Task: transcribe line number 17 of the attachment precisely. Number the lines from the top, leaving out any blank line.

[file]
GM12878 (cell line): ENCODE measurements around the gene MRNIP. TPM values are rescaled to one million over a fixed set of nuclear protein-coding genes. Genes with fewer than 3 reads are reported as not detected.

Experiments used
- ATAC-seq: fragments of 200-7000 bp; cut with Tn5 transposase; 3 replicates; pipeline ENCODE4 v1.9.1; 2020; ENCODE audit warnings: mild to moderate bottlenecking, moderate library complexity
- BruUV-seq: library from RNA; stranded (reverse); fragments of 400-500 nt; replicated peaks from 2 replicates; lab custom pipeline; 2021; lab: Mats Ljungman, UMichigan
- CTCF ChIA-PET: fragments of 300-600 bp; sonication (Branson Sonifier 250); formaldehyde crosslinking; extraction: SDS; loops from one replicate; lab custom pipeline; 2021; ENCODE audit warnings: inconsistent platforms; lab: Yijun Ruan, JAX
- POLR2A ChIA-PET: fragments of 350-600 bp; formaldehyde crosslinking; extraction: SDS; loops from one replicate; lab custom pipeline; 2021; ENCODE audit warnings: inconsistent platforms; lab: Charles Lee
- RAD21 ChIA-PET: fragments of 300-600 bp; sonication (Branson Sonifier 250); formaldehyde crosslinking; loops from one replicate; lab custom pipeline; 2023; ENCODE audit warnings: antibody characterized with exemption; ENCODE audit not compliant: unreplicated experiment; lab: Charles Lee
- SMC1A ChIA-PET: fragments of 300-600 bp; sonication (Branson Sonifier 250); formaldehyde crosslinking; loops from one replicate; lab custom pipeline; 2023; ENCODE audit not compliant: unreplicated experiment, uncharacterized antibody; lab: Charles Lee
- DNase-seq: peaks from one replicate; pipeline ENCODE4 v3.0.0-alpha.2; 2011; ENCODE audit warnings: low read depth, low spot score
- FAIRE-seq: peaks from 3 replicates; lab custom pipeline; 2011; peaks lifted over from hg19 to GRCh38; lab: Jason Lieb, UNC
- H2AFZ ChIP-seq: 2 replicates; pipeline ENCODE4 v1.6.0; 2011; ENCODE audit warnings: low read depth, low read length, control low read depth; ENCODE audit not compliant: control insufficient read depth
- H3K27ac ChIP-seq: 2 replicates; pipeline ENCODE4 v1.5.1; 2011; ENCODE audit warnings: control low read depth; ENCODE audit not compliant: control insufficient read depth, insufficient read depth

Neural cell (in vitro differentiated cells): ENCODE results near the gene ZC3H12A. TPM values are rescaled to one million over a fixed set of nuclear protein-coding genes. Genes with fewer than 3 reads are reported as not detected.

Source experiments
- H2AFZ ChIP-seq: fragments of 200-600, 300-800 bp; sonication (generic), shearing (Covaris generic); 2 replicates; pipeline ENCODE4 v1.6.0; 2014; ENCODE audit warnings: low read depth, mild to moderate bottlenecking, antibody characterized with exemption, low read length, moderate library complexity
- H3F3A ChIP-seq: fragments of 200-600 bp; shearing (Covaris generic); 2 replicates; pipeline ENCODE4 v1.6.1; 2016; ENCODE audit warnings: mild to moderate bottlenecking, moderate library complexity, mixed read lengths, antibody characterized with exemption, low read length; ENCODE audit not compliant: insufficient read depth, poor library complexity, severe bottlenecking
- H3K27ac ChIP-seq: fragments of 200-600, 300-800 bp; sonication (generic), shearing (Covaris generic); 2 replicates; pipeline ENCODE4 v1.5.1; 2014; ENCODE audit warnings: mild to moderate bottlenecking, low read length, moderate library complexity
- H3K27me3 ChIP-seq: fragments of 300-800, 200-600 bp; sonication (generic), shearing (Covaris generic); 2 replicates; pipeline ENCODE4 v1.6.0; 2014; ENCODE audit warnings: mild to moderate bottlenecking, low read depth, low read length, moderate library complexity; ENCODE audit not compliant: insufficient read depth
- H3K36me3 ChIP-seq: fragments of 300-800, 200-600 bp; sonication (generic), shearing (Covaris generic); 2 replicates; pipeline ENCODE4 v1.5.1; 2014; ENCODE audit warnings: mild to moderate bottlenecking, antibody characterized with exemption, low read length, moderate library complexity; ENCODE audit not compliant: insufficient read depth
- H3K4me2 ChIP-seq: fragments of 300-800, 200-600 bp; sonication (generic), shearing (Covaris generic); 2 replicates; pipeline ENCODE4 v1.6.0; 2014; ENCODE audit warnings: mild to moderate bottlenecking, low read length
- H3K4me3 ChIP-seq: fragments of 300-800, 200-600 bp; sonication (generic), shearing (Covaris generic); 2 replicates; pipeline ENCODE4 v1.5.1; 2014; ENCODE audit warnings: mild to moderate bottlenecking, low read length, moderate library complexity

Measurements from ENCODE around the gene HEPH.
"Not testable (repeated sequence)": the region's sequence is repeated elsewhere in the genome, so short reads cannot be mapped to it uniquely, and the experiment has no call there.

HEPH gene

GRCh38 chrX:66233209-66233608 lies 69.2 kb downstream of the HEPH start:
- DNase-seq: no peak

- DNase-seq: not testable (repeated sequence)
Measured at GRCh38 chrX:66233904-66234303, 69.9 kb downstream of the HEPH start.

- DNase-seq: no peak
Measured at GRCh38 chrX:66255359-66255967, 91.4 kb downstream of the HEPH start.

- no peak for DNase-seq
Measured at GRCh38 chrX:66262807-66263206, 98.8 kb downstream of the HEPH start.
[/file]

- H3K27ac ChIP-seq: fragments of 200-600, 300-800 bp; sonication (generic), shearing (Covaris generic); 2 replicates; pipeline ENCODE4 v1.5.1; 2014; ENCODE audit warnings: mild to moderate bottlenecking, low read length, moderate library complexity